Our rating: 2 out of 5
reviewed by Charity Bishop
Audiences are divided when it comes to this adaptation of the novel by Evelyn Waugh. I can understand why, as in some respects it diminishes the true themes of the book but in others remains very faithful to the source material. Most fans of the novel are also fans of the original miniseries, but that proved a bit long for my taste. While this film has moments in which it drags as well, it also leaves the audience with a lot to consider.
Abandoning his home and less than congenial father for a full-fledged education at the prestigious college of Oxford, young Charles Ryder (Matthew Goode) never anticipates the unusual friendship that will be formed in his first several days in residence. Having obtained first-floor rooms and being warned that all sorts of people are likely to take advantage of them, he has an unhappy mishap when his first evening there a drunk Sebastian Flyte (Ben Whishaw) vomits through the window. The following morning, an invitation to dine with the apologetic boy is delivered -- and an unusual friendship begins that blossoms into long drives in the country and occasional shared confidences, wine tasting, and dinner parties. Over the summer, Charles is introduced to Sebastian's sister Julia (Haley Atwell) at Brideshead, the family estate. Julia is accustomed to her brother's eccentricities, but their mother Lady Marchmain (Emma Thompson) is not impressed.
She is determined to "save" her son but only succeeds in pushing him further into a self-loathing alcoholic lifestyle. The events that follow over a number of years reveal the darker secrets of the house and the struggle of her children to come to terms with their faith. The screenplay is very close to the source material, right down to certain conversations and patches of dialogue. Where audiences start to divide in their opinion of the film all comes down to its religious subtext or lack thereof. The book is a semi autobiographical account that parallels the author's own life and ultimate conversion. This adaptation may or may not offend you depending on how you look at it. Catholicism is prevalent and has various depictions based on individual characters. Lady Marchmain is an unforgiving force who constantly attempts to strong-arm her son into becoming a different person than he is (namely, she dissuades his effeminate inclinations). The unfortunate consequence of this is that he is left sexually-confused and guilt-ridden (much later Sebastian informs Charles he has been searching for a love all his life that only God could give him) due to his homosexual tendencies.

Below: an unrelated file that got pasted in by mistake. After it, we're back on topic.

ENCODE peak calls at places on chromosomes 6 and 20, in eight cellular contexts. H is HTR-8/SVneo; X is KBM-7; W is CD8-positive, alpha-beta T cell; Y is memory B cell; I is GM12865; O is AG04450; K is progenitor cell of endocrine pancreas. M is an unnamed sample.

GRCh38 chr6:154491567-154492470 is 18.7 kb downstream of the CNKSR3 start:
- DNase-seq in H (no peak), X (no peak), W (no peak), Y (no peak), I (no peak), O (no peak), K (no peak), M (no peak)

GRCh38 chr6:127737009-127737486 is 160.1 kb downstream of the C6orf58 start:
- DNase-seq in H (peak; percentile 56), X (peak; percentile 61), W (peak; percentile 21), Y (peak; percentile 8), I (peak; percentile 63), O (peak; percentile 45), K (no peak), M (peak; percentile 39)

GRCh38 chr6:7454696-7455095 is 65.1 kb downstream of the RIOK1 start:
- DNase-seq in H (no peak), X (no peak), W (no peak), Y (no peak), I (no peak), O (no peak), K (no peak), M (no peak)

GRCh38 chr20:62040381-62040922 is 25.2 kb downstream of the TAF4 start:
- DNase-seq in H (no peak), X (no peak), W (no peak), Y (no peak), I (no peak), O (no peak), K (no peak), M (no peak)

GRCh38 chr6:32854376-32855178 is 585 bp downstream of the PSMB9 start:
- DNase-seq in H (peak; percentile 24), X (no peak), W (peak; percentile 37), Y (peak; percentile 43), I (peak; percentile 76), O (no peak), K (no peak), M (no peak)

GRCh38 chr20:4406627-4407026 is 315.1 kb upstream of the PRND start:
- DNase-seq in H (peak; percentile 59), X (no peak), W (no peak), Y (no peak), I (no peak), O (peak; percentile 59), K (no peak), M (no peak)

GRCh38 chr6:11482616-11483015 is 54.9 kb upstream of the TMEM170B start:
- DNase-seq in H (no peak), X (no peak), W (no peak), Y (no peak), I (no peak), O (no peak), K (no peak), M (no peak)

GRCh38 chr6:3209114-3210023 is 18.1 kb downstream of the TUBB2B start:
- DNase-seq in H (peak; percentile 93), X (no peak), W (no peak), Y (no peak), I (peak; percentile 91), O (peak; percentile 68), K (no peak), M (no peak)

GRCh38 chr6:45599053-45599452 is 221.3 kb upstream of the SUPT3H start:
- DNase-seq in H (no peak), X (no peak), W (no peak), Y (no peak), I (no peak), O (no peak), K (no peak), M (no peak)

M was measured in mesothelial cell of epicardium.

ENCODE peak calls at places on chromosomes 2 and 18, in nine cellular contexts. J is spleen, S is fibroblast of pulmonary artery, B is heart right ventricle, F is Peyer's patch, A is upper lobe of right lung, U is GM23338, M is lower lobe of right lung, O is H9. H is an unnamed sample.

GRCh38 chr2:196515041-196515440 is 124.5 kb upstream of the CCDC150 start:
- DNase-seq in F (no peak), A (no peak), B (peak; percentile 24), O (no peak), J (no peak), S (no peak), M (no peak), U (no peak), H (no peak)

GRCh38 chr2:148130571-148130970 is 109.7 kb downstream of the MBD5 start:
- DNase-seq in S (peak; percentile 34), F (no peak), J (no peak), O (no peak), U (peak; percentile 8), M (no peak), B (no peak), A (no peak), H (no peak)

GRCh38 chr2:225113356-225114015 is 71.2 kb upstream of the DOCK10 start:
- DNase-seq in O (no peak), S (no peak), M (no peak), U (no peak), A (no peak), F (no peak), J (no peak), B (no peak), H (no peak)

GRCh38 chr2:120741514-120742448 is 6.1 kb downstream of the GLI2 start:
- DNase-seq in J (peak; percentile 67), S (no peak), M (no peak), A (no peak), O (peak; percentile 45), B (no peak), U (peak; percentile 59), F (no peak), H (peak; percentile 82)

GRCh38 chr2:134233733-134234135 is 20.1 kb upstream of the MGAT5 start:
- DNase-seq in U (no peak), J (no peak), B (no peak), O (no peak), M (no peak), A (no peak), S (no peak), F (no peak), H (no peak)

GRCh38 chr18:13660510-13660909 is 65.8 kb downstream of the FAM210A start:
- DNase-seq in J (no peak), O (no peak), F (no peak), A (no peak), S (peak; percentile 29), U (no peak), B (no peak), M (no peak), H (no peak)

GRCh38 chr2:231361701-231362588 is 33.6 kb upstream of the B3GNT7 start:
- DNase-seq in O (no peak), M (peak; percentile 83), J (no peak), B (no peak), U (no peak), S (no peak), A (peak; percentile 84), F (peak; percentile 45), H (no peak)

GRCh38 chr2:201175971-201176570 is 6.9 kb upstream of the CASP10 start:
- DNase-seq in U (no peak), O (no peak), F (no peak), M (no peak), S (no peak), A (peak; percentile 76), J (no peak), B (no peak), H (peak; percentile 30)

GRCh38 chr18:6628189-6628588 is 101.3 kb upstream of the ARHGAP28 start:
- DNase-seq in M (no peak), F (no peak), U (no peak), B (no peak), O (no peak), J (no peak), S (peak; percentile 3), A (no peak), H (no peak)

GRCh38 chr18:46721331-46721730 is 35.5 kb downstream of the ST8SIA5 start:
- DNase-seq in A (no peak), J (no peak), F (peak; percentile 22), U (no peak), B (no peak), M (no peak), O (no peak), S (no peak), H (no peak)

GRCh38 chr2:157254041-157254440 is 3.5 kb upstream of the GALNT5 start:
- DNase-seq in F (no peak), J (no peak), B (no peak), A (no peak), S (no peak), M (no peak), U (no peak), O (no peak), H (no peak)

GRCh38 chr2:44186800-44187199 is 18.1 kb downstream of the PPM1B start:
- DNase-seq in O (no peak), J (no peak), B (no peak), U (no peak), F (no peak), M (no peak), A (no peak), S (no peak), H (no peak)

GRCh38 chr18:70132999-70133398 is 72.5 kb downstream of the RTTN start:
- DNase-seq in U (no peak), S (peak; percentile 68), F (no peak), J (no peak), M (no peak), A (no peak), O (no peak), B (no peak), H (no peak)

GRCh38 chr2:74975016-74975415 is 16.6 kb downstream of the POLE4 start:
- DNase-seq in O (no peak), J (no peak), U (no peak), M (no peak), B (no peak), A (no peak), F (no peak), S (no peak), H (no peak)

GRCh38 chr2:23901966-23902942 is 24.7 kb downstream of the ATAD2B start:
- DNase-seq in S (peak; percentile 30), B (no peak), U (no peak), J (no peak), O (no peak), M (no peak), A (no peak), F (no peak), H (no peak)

In the book, these characteristics are ambiguous but the film makes it apparent Sebastian is gay in inclination if not in practice. "Romantic" friendships were common in the period and did not always progressed to sexual affection, but were rather a deep, intense same-sex bond -- so you may choose to think of their friendship what you will. Julia commits adultery before repenting and changing, for she desires a deep relationship with God. Another character who expresses anti-religious sentiments throughout the film on his deathbed makes the sign of a cross, indicating his last-minute conversion or return to his former faith. The book was written in the defense of Christianity and the film has tried to conceal its true themes but they remain so poignant and prevalent to the plot that many of them slip through. The ending establishes that through his experiences, Charles has gained a respect for faith. I am just sorry the message is muddled by unnecessary content, for it seems the filmmakers delighted in throwing nudity in just for the heck of it. There are four or five instances of backside nudity (the boys go skinny dipping, we see Sebastian climbing out of a tub, and Charles paints a nude model) and a rather long, fairly graphic clothed sex scene.
Adultery is present both in the main storyline and a subplot in which we learn Sebastian's father now lives with his mistress. Sebastian's alternative lifestyle is never explicit but hinted at through two kisses (one in greeting a flamboyantly gay friend, another when drunk with Charles). Brideshead Revisited will change your life but will haunt you. Some might consider it a story of transition and repentance where others might find its references and depiction of faith offensive. I cannot speak for anyone other than myself, but in my estimation it is an overly-maligned adaptation of a book that seems to be no more than a collective gathering of fragmented lives but in reality is a harsh look at religion vs. individual faith, and the consequences of our decisions. I don't know that I would recommend it to everyone, but I do know I am not likely soon to forget it.